Television Coverage of the 1995 Legislative Election in Taiwan: Rise of Cable Television as a Force for Balance in Media Coverage

Article excerpt

Before the emergence of cable television, Taiwan was served by three state-controlled broadcast television stations. The triple alliance of the government, the military, and the ruling party (Kuomintang, KMT) has monopolized the television industry (Lee, 1993). Consequently, television coverage of election campaigns was overwhelmingly pro-KMT and its candidates, while coverage of opposition candidates was precisely the opposite (Lo, 1994).

In 1993, the government lifted a twenty-two year ban on the establishment of new television stations and enacted a law to legalize the booming cable industry (Peng, 1994). As a result, many privately owned television systems have entered the market to take advantage of a new era of openness. Taiwan's television industry has entered a new phase marked by unprecedented competition and broader freedom in news coverage (Yang, 1996).

Taiwan's press freedoms and level of democracy have been substantially improved since the lifting of martial law in 1987. Before rescinding martial law, Taiwan was a one-party state. The ruling KMT was Taiwan's only legal, active political party, and opposition parties were prohibited (although non-KMT members had contested seats in elections at various levels).

As a result of the revocation of martial law, many political parties were established. In 1994, there were a total of 75 registered parties in Taiwan (CNA, 1996). However, only the two largest opposition parties, the Democratic Progressive Party (DPP) and the New Party (NP), were able to challenge the KMT in both local and national elections.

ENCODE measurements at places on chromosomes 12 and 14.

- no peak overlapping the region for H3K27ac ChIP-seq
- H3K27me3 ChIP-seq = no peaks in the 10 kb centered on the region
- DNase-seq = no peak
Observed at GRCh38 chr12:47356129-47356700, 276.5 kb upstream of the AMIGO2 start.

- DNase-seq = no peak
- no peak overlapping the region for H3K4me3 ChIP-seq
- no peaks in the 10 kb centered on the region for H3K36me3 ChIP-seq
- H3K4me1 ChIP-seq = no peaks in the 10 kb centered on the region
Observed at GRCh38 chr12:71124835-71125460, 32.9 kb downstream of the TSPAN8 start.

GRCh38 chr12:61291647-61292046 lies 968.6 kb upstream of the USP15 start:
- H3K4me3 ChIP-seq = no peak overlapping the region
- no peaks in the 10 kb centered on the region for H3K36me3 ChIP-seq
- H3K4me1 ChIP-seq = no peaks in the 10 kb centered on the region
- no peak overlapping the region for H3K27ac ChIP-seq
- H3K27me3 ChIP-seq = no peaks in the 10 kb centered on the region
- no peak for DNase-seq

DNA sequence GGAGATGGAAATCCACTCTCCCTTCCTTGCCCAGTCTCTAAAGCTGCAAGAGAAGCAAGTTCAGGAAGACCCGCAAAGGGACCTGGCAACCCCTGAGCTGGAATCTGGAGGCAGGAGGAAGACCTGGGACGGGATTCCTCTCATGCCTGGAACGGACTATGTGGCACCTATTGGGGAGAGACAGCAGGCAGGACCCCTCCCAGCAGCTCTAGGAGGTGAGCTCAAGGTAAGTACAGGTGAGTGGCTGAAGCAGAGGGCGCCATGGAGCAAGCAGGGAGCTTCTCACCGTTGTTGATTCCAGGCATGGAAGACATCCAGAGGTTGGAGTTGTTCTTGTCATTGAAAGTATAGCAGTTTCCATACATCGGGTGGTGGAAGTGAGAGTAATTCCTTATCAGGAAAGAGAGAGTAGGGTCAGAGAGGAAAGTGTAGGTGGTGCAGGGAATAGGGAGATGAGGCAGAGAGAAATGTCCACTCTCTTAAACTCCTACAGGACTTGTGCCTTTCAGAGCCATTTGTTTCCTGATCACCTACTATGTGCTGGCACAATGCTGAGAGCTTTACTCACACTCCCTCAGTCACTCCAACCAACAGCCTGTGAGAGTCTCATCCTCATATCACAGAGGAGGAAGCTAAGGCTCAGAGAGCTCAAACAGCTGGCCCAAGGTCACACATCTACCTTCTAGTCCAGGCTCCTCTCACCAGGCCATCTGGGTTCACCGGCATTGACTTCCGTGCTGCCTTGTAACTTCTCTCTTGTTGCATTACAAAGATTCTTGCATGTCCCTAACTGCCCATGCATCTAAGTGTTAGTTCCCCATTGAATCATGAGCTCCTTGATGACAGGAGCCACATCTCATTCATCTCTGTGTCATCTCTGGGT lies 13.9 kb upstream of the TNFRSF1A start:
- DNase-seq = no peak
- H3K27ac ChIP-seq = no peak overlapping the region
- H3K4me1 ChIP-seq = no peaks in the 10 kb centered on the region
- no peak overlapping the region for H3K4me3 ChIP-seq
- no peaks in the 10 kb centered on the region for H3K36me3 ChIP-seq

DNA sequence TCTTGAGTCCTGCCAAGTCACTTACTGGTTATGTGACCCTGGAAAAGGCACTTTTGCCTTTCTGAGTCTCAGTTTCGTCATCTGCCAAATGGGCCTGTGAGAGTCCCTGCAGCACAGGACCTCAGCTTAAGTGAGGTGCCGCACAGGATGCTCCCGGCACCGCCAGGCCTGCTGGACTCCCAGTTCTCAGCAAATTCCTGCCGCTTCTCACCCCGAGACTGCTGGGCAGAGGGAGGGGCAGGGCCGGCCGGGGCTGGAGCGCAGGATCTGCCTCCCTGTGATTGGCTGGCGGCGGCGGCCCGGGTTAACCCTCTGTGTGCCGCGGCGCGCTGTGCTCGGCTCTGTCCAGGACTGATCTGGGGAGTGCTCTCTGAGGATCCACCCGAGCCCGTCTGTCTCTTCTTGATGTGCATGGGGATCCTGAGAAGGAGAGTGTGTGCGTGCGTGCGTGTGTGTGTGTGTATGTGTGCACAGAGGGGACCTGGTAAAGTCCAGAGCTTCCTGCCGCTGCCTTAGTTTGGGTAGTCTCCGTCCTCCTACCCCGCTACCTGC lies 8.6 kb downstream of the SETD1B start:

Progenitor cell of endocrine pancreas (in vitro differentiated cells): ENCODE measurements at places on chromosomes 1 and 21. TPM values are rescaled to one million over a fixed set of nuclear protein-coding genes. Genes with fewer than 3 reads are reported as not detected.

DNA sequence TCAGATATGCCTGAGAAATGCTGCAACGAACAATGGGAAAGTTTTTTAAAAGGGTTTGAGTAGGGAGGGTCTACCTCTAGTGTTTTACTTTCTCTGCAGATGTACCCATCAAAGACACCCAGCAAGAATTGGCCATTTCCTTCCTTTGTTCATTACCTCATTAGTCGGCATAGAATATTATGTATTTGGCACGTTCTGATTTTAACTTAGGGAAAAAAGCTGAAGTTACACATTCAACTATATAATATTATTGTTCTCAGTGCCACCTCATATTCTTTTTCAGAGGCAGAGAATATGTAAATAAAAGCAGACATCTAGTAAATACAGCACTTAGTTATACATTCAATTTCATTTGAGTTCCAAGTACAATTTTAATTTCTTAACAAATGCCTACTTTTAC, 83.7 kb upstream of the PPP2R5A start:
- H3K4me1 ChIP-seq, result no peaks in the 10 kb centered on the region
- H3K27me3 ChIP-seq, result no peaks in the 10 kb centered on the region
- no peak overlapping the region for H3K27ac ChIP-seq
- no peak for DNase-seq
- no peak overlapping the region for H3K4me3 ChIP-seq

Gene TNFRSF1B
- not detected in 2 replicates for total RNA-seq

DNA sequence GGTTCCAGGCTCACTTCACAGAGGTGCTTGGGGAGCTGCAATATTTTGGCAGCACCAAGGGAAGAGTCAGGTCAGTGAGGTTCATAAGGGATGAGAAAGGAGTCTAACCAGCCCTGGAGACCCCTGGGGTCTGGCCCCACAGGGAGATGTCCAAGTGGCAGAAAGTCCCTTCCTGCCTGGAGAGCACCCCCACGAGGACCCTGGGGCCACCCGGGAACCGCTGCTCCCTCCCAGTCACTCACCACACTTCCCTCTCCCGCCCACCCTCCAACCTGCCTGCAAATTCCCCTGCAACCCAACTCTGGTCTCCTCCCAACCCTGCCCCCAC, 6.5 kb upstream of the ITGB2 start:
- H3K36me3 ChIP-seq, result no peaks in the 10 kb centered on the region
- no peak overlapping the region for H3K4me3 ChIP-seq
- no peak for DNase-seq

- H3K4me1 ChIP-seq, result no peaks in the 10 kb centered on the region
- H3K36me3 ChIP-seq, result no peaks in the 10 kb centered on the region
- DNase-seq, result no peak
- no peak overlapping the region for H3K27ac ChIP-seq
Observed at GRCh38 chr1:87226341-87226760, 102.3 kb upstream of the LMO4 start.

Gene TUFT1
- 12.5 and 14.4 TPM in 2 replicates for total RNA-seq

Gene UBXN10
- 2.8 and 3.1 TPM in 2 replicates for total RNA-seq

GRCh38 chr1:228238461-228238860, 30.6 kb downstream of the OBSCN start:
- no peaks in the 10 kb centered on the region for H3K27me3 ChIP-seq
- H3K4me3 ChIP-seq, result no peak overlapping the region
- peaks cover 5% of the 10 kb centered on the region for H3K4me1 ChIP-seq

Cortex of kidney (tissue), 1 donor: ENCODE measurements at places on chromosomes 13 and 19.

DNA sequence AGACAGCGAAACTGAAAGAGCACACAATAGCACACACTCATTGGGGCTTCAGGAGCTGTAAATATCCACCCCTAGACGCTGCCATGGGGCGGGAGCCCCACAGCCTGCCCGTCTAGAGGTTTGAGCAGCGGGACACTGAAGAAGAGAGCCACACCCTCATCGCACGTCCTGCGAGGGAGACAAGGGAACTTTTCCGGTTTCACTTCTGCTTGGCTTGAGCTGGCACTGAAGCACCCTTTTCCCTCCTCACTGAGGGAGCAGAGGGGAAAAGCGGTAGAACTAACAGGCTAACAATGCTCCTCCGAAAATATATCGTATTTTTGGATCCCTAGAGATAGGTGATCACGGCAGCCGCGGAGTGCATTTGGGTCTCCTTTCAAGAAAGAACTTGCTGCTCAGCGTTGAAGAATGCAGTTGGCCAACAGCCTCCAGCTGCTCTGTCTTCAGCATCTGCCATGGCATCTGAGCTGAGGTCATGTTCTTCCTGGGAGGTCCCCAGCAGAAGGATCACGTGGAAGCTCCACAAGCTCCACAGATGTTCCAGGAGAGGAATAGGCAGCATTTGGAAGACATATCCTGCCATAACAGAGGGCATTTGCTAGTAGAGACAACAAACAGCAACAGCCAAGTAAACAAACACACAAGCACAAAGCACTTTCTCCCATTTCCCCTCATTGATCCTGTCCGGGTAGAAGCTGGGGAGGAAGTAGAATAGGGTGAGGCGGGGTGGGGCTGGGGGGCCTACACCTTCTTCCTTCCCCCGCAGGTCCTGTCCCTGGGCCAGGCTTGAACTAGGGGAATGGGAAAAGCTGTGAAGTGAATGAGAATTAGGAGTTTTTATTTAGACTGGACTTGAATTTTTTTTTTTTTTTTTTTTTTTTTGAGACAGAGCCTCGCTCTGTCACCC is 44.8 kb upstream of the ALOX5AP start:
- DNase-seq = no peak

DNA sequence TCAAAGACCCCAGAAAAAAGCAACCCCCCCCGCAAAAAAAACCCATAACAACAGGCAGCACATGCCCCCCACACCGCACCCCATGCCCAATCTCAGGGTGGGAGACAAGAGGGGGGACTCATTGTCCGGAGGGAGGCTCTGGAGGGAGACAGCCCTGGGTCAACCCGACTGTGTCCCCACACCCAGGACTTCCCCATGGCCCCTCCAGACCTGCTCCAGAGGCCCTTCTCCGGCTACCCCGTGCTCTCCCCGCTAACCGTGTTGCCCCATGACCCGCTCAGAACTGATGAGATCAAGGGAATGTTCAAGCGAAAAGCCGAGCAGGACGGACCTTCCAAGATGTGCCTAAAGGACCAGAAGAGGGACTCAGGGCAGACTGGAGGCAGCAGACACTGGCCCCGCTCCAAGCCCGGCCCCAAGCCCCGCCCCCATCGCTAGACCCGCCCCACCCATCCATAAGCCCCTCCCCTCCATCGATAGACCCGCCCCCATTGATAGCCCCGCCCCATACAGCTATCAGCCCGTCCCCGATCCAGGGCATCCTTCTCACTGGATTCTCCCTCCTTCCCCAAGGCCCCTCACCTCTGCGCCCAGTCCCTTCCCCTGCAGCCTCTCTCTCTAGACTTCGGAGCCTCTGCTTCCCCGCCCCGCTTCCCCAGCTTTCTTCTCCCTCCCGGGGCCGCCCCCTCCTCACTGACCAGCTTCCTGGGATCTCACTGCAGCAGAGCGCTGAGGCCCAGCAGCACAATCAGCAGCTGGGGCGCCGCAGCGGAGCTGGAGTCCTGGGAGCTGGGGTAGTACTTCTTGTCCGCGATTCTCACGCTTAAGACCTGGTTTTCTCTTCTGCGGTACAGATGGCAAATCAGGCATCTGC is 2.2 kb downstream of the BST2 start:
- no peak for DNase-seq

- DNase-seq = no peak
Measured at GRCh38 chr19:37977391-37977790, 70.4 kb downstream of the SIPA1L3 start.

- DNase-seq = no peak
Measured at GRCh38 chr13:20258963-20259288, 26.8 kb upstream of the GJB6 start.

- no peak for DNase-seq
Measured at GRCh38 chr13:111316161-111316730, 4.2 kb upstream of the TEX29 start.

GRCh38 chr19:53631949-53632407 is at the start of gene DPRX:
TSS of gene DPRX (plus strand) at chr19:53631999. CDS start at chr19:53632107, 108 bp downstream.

The 1995 election was the first Legislative Election in Taiwan in which there was fierce competition among the three major parties, each of which had a fairly good chance of winning a considerable number of seats. The election was also the first to be covered by Taiwan's privately owned cable television channels. The purpose of this study is to compare how the privately owned cable television channels and the state-owned broadcast television stations reported the campaign, the parties, and the candidates during the 1995 Legislative Election in Taiwan. Two questions are pursued. Do the newly established cable television channels give fair treatment to all the parties and candidates? Is there any difference in election coverage between the state-owned broadcast television stations and the privately owned cable television channels? We begin with a brief discussion of the structure and function of television in Taiwan, followed by a review of literature on press coverage of election campaigns and a description of the methodology of this study.

The Structure and Function of Television in Taiwan

Before the emergence of cable television, Taiwan was served by three state-owned broadcast television stations. The Taiwan Television Company (TTV) was controlled by the Taiwan Provincial Government, which owned 49% of the shares of TTV stock. The China Television Company (CTV) was primarily owned by the KMT (68%). The Chinese Television System (CTS) was owned by the Ministry of Defense (72%) and the Ministry of Education (10%) (Lo, Cheng, & Lee, 1994).

The ruling KMT owns majority shares of the three television stations. Main policy guidelines are uniform across stations, although sometimes the stations engage in turf battles of various kinds. The Taiwan Provincial Government, Ministries of Defense and Education, TTV, CTV, and CTS are all controlled by the government/KMT monolith.

Therefore, the government has effectively controlled all three broadcast television stations and could easily exercise control over the television industry's major appointments, finances, and content (Lee, 1993). This works in practice by the fact that most high-ranking officials of the stations are simultaneously high-ranking KMT members. Above them, boards of directors all bear conspicuous political credentials--retired or current generals, ministers, party functionaries, or major business industrialists. …


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